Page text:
OUTSaskatoon brings concerns from LGBTQ community to police chief

Officials from OUTSaskatoon say members of the LGBTQ community in Saskatoon don't feel safe when dealing with police, but a meeting held on Friday was an important step toward establishing a stronger relationship.

Chief Cooper says service has recommitted to building a strong relationship with LGBTQ community

Participants in the 2017 Saskatoon Pride Parade in Saskatoon. The Saskatoon Police Service and OUTSaskatoon met on Friday to discuss concerns about policing in the city from the LGBTQ community. (Guy Quenneville/CBC)

Officials from OUTSaskatoon say members of the LGBTQ community in Saskatoon don't feel safe when dealing with police, but a meeting held on Friday was an important step forward to establishing a stronger relationship.

The relationship between the LGBTQ community and the Saskatoon Police Service (SPS) has been tested in recent weeks. In early June, an officer was placed on administrative leave after making posts on his personal social media accounts the service said were "harmful and offensive" to the LGBTQ community.

Then, during a sentencing at Saskatoon's Provincial Courthouse on June 17, it emerged that a member of the Saskatoon Police Service threatened to out a gay man to his family after he became combative and disorderly during an arrest. 

"We didn't really hold back," said acting director of OUTSaskatoon, Krystal Nieckar following the meeting on Friday. "We shared our feelings. Our concerns. Our fears. We talked about history and Troy — he sat through it all." 

At the meeting, the two groups discussed reallocation of police resources, the roles police unions play in disciplinary processes for officers, gender-based violence and the role that gender plays in detention.

"The police force isn't going to go away," she said. "So how can we work as an organization? That's our job, to work to ensure the members of our community actually do feel safe and right now, they don't feel safe. And ensuring the police force is hearing that people don't feel safe because of their actions and their behaviour."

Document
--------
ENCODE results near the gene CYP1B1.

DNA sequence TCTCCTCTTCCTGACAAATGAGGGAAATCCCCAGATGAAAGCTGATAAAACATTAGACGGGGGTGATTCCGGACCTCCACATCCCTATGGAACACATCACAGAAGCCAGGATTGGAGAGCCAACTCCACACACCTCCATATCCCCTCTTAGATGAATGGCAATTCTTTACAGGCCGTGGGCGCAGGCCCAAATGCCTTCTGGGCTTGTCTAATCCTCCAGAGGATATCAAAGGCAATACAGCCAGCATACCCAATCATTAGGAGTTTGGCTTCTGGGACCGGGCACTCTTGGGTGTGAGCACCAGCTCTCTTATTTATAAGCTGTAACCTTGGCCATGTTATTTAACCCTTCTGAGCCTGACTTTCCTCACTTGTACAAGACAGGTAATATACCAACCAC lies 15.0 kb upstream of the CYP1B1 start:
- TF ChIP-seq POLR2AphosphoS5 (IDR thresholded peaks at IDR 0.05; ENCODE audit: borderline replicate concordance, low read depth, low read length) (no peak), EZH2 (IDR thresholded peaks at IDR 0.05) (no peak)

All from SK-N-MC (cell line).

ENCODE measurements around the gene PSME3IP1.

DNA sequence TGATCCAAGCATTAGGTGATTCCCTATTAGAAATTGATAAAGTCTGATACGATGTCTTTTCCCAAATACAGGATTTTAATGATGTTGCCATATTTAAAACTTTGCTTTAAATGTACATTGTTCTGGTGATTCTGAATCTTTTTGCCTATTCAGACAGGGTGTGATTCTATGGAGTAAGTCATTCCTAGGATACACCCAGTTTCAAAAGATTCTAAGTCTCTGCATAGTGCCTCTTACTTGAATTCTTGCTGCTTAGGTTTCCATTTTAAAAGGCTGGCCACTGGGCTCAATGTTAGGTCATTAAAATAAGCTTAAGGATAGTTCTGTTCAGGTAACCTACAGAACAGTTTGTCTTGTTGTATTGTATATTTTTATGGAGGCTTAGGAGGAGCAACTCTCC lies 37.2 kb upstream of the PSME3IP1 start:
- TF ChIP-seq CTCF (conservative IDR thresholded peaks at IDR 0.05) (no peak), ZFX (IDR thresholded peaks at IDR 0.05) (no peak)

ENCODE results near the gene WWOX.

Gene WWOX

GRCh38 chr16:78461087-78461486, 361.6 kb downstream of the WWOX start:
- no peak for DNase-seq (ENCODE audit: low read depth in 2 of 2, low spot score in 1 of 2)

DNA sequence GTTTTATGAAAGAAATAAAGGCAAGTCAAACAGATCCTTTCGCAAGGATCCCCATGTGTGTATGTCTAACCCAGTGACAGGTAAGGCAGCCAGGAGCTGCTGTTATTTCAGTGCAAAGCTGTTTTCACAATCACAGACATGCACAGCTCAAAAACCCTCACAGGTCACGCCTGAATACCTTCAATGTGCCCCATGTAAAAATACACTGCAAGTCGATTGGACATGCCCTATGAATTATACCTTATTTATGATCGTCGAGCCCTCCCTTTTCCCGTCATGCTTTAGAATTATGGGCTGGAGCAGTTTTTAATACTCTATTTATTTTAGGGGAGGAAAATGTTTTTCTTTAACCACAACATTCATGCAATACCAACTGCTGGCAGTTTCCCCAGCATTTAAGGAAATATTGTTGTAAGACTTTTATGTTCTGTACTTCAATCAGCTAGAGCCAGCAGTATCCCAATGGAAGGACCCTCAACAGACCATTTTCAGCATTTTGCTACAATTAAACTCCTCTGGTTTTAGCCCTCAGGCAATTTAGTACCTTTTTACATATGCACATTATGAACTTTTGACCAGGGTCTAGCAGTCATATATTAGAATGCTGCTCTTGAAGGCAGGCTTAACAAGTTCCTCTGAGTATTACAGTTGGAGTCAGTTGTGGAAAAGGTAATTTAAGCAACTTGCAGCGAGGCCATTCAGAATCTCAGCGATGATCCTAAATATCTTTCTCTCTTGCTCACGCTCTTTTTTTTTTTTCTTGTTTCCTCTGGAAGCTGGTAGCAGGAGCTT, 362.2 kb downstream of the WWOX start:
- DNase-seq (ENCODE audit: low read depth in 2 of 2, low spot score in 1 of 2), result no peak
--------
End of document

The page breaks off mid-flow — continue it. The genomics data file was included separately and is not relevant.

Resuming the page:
Krystal Nieckar, acting director of OUTSaskatoon, says she left the meeting with Saskatoon police Chief Troy Cooper feeling hopeful that change will happen. She says OUTSaskatoon and the police service will continue to meet to ensure there are long-term changes made within the service. (Submitted by Krystal Nieckar)

Nieckar said the organization was critical of the police service throughout the meeting, but said Cooper was receptive to their concerns and seemed willing to "dig in" and do the work necessary to make sure the relationship between the two groups is a strong one. 

"I left the meeting feeling hopeful that things will change," Nieckar said. "But we also need to see the change. We want to make sure that we're being accountable to the 2SLGBTQ community and that SPS is being accountable to the entire community." 

Cooper said previously the relationship between the city's police service and the LGBTQ community is an "incredibly important" one and one that he wants to maintain. The police service is now investigating the matter where the officer is said to have threatened to out the man.

In a statement sent to CBC on Saturday afternoon, Chief Cooper said the dialogue was productive and the service is ready to work with OUTSaskatoon, noting it has "recommitted to building a strong relationship."

"There are plans to meet regularly and we discussed options for enhanced training and policy development," he said in the statement. "We all recognized that there is work to do but that by working together we can ensure the 2SLGBTQ community feels safe and well served by SPS."